SAN DIEGO (Border Report) — Money has been allocated to construct and upgrade wastewater infrastructure along the Tijuana River Valley just north of the border in San Diego County.

The announcement was made Tuesday.

For decades, sewage, trash and other debris originating in Tijuana has ended up in the Tijuana River, which ultimately discharges into the Pacific Ocean, oftentimes closing beaches on the U.S. side near the border and in the community of Imperial Beach.

Over the last 40 years, facilities have not been able to keep up with sewage and trash, especially during storms.

The waste is also considered harmful to the wildlife in the Tijuana River natural habitat.

Reportedly, renegade sewage spills are very common occurring 138 days out of the year.

San Diego County officials said they believe the improvements will shrink that number to 12 days per year, a 91% reduction.

The county proposed three strategies to deal with the substantial overflow.

The first method is to treat the contaminated water and then pump that water deep into the ocean through the South Bay Ocean Outfall system.

The second strategy is to simply pump the raw wastewater far into the ocean through a system of pumps and long pipelines.

The third proposal is to create in-stream basins, which would trap trash and sewage to be later collected.

In a Wednesday, Dec. 12, 2018 file photo, a couple walk along the beach as signs warn of contaminated water at Imperial Beach, Calif. The San Diego region will get $300 million in federal funding for a new U.S. facility to capture sewage spills from Mexico before they foul shorelines north of the border. The Los Angeles Times reported Sunday, Feb. 2, 2020, the money will be allocated thanks to language included in the overhaul of the North American Free Trade Agreement signed by President Trump on Jan. 29. (AP Photo/Gregory Bull, File)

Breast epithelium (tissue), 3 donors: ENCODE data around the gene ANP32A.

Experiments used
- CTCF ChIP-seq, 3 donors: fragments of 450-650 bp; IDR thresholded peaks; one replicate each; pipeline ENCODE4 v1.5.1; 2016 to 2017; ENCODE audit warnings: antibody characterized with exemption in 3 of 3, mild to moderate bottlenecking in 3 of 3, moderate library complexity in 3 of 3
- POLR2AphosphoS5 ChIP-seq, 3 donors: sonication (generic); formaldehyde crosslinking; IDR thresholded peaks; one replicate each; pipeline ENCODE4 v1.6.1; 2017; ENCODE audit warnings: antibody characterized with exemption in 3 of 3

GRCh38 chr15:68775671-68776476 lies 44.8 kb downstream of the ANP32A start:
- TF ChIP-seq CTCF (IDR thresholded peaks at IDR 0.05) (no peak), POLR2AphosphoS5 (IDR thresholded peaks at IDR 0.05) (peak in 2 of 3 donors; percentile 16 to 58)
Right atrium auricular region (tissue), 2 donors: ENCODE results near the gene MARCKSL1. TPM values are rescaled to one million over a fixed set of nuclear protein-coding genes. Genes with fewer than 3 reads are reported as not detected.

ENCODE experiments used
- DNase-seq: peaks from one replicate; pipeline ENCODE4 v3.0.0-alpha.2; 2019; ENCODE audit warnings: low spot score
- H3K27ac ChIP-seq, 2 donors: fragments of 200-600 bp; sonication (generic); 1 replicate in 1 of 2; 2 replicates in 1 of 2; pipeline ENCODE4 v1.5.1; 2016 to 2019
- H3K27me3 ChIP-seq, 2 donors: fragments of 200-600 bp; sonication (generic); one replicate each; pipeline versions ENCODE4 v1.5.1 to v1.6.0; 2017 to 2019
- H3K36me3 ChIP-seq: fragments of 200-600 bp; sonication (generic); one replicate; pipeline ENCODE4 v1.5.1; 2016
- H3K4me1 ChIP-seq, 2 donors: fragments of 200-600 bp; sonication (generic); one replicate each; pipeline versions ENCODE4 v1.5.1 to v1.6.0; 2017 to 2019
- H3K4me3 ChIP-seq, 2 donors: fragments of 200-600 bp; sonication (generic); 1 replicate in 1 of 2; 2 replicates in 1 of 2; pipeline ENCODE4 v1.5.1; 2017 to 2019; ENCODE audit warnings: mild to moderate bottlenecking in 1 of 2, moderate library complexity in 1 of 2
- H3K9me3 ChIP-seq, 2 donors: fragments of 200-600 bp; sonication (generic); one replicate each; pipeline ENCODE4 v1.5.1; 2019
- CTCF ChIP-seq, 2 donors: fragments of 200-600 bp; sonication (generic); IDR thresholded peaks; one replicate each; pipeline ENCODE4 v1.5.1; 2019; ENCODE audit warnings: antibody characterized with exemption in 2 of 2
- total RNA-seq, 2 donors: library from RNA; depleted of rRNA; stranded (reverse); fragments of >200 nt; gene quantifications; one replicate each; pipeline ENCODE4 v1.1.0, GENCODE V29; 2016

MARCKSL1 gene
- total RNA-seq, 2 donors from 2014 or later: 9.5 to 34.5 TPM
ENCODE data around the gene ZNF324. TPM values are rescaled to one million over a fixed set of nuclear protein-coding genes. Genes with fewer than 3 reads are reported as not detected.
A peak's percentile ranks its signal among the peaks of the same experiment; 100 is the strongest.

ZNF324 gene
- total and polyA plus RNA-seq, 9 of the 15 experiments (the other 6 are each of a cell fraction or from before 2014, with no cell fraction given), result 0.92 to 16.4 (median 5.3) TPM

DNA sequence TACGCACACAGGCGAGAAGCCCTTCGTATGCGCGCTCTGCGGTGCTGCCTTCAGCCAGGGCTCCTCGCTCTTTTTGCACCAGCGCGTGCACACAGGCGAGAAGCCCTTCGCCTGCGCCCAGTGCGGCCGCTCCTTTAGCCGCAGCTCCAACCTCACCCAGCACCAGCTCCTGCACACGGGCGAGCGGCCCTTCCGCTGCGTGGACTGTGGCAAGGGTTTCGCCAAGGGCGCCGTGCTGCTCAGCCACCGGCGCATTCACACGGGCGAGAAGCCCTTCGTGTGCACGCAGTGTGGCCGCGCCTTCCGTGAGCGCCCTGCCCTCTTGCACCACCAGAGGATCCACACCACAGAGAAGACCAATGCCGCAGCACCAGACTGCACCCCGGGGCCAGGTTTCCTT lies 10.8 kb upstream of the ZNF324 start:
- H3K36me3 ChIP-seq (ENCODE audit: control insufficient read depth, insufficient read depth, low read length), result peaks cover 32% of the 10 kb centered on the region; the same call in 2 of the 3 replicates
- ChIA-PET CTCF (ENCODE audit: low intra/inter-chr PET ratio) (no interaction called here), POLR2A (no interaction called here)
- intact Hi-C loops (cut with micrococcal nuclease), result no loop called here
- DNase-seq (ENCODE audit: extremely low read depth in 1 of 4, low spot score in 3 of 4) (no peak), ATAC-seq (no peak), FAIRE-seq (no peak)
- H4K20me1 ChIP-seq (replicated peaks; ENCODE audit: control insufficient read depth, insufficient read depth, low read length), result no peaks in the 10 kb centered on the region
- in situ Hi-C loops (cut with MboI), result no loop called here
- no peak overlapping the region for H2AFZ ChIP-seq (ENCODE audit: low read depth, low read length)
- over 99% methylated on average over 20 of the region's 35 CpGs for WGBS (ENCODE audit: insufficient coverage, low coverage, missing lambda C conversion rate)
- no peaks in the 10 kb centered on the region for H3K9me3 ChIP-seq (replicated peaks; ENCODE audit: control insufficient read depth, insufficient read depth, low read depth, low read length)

The report has been sent to the Environmental Protection Agency, which committed up to $300 million from the new U.S.-Mexico-Canada Agreement toward the U.S.-Mexico wastewater issue.

San Diego County officials hope the EPA oversight committee will use those funds toward the outlined projects.

“Our county has been at the forefront of finding solutions to the persistent sewage problems in the Tijuana River Valley, and this study goes a long way to achieving that,” San Diego County Board of Supervisors Chairman Greg Cox said.

“Thanks to my colleagues at the federal, state, and local level who have all worked tirelessly to advocate for and secure this federal funding, we are now ready to work with the EPA to identify the projects that will have the most impact in capturing, diverting and treating sewage so that we can finally reclaim and enjoy our beaches in the South Bay.”

The International Boundary and Water Commission also announced Tuesday that a pump station with a long history of mechanical issues will be rehabilitated, thanks to a $3.6 million grant from Mexico’s National Water Commission.

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